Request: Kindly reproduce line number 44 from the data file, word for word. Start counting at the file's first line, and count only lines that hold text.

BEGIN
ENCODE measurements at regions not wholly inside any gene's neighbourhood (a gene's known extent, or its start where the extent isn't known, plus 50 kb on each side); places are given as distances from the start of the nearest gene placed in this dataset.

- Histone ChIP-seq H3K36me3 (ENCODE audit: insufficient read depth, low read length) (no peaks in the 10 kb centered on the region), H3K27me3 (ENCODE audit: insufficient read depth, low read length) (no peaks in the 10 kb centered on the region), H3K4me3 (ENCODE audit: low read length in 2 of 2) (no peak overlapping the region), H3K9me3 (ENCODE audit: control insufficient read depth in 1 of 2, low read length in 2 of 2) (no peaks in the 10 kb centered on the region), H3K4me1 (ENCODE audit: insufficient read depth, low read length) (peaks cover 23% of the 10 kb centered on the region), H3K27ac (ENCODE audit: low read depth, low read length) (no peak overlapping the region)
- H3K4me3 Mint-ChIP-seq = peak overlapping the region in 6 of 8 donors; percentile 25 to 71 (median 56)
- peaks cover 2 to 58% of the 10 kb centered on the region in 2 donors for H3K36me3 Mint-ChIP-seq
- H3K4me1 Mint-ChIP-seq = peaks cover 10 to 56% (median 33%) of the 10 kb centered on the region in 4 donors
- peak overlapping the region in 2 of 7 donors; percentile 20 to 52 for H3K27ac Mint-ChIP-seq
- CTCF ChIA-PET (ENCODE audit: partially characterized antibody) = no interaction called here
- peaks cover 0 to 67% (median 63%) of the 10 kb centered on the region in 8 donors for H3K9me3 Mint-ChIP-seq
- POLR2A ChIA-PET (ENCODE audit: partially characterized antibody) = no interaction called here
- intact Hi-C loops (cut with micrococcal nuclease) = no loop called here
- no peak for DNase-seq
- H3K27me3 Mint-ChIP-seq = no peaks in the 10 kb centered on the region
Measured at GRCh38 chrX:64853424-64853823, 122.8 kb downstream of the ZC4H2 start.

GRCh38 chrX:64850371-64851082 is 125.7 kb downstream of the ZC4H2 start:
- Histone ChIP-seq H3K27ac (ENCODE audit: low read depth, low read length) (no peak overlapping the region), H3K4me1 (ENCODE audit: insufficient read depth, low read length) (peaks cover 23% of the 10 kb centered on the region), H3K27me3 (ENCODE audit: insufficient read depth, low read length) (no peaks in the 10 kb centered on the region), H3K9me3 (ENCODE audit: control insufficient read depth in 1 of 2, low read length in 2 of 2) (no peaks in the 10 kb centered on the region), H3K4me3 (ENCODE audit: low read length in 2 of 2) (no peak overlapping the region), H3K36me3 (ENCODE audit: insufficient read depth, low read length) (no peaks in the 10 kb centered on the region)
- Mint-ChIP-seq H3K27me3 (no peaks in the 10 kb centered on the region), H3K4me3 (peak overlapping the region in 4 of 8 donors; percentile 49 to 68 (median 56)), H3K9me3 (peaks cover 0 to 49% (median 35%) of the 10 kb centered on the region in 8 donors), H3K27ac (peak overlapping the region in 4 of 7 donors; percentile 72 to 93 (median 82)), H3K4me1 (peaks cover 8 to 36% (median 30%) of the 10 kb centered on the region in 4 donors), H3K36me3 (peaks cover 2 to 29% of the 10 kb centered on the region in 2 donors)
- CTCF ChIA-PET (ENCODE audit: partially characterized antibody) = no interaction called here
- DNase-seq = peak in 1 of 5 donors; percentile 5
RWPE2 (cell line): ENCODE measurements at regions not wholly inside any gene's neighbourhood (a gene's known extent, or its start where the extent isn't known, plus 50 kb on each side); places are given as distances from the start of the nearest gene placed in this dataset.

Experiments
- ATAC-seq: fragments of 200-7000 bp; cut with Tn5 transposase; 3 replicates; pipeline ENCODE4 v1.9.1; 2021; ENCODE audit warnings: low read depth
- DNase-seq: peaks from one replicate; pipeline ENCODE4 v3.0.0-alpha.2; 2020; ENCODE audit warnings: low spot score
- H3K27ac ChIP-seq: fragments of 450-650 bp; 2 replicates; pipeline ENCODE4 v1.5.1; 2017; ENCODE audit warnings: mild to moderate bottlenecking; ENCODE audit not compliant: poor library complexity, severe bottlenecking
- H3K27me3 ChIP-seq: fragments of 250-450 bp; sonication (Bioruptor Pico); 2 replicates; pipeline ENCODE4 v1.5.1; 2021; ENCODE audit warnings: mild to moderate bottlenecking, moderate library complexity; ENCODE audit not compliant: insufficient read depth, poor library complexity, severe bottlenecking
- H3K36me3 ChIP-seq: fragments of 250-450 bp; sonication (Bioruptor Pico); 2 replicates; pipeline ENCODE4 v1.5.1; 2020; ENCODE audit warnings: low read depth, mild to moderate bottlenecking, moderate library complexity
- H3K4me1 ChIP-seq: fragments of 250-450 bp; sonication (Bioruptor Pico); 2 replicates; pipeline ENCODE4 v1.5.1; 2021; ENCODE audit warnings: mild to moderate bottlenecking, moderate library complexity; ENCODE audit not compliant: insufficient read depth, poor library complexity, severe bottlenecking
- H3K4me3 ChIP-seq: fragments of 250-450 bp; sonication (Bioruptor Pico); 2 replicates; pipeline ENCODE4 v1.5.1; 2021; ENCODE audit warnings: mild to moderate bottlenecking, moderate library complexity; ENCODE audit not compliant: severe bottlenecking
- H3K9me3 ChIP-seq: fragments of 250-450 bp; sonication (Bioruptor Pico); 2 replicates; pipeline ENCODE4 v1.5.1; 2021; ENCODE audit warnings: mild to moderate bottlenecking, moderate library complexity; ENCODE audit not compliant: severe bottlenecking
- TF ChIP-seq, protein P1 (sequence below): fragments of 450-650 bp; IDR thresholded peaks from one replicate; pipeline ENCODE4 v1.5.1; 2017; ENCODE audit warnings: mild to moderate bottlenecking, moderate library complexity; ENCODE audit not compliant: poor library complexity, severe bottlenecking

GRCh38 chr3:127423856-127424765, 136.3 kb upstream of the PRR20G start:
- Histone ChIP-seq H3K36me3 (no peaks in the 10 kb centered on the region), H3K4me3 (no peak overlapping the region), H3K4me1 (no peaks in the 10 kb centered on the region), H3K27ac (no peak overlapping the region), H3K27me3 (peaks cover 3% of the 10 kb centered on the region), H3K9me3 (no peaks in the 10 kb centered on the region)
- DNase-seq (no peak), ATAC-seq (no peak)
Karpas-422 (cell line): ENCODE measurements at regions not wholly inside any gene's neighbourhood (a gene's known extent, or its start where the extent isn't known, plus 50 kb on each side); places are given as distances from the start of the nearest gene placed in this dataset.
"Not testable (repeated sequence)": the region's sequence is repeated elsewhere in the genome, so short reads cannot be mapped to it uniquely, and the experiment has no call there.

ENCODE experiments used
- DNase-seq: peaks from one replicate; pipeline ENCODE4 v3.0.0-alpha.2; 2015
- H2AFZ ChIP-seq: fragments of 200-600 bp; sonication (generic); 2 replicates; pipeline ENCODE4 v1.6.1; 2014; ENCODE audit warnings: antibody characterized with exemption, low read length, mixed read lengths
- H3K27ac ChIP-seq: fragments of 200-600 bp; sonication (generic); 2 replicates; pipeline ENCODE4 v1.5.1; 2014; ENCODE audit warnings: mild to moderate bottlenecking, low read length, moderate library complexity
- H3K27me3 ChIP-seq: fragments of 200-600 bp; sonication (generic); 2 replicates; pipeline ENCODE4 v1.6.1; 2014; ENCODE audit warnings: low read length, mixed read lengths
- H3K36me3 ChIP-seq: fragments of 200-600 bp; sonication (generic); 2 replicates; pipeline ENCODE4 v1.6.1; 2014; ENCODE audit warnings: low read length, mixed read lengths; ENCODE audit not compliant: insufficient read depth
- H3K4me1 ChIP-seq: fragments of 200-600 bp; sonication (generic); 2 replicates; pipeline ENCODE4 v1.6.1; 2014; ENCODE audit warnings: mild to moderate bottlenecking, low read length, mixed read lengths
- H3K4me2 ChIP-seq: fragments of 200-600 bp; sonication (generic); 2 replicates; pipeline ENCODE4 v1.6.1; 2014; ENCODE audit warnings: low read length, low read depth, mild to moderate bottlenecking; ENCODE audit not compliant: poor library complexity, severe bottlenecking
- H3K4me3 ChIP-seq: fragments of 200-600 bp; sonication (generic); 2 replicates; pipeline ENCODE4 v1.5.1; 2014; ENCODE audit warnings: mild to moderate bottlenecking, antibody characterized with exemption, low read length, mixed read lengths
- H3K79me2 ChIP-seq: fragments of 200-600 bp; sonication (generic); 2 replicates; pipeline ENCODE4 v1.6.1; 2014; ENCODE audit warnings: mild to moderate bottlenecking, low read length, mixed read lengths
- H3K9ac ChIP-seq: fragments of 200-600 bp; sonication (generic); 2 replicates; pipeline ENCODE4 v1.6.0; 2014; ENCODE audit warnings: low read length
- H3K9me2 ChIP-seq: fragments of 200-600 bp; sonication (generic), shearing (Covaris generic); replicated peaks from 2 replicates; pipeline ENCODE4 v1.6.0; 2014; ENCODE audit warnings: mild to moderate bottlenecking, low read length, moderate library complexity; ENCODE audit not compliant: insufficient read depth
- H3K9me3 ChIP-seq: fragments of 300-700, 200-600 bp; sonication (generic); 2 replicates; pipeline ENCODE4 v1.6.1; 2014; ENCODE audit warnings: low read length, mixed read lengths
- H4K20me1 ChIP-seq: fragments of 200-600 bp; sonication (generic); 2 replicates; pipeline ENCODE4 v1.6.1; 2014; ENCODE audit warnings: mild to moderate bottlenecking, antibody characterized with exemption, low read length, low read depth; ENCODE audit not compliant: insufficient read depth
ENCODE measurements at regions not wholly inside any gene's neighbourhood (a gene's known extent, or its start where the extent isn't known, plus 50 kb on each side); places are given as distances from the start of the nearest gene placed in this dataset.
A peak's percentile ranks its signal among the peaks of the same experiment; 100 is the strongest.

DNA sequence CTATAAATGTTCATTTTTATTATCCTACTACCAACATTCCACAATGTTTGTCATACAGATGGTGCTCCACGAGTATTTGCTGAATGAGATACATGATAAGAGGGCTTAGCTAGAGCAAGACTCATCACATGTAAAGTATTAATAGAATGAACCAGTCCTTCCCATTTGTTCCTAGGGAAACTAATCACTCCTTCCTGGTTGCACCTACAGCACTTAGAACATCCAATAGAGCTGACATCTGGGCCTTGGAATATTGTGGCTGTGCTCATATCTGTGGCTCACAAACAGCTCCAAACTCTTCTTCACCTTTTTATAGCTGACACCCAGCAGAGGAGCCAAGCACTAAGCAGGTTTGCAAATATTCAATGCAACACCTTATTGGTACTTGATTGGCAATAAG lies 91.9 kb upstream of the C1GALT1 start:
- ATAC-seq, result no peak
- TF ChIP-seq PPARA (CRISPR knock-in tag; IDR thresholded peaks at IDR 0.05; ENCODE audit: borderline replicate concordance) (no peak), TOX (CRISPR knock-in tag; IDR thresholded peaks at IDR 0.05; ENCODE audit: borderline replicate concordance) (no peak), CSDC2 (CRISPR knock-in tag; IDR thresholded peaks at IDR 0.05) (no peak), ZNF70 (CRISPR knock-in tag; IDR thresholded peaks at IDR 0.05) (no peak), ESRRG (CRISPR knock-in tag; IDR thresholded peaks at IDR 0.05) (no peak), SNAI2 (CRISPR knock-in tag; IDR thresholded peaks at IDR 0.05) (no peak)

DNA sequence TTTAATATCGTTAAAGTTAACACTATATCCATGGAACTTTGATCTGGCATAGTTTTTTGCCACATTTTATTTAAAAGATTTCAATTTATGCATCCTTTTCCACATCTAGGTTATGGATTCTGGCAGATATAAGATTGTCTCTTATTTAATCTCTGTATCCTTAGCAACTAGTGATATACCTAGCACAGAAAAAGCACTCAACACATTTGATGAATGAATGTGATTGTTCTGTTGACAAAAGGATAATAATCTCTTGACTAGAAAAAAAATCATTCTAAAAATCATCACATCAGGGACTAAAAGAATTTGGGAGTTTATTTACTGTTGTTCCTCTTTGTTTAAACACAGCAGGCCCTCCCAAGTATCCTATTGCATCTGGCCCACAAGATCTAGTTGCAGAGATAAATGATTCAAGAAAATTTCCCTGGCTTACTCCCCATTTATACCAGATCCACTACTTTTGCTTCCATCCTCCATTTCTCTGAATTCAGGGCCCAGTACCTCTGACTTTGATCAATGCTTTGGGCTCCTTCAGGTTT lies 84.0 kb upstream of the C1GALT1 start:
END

- H3K79me2 ChIP-seq: fragments of 200-600 bp; sonication (generic); 2 replicates; pipeline ENCODE4 v1.6.1; 2014; ENCODE audit warnings: mild to moderate bottlenecking, low read length, mixed read lengths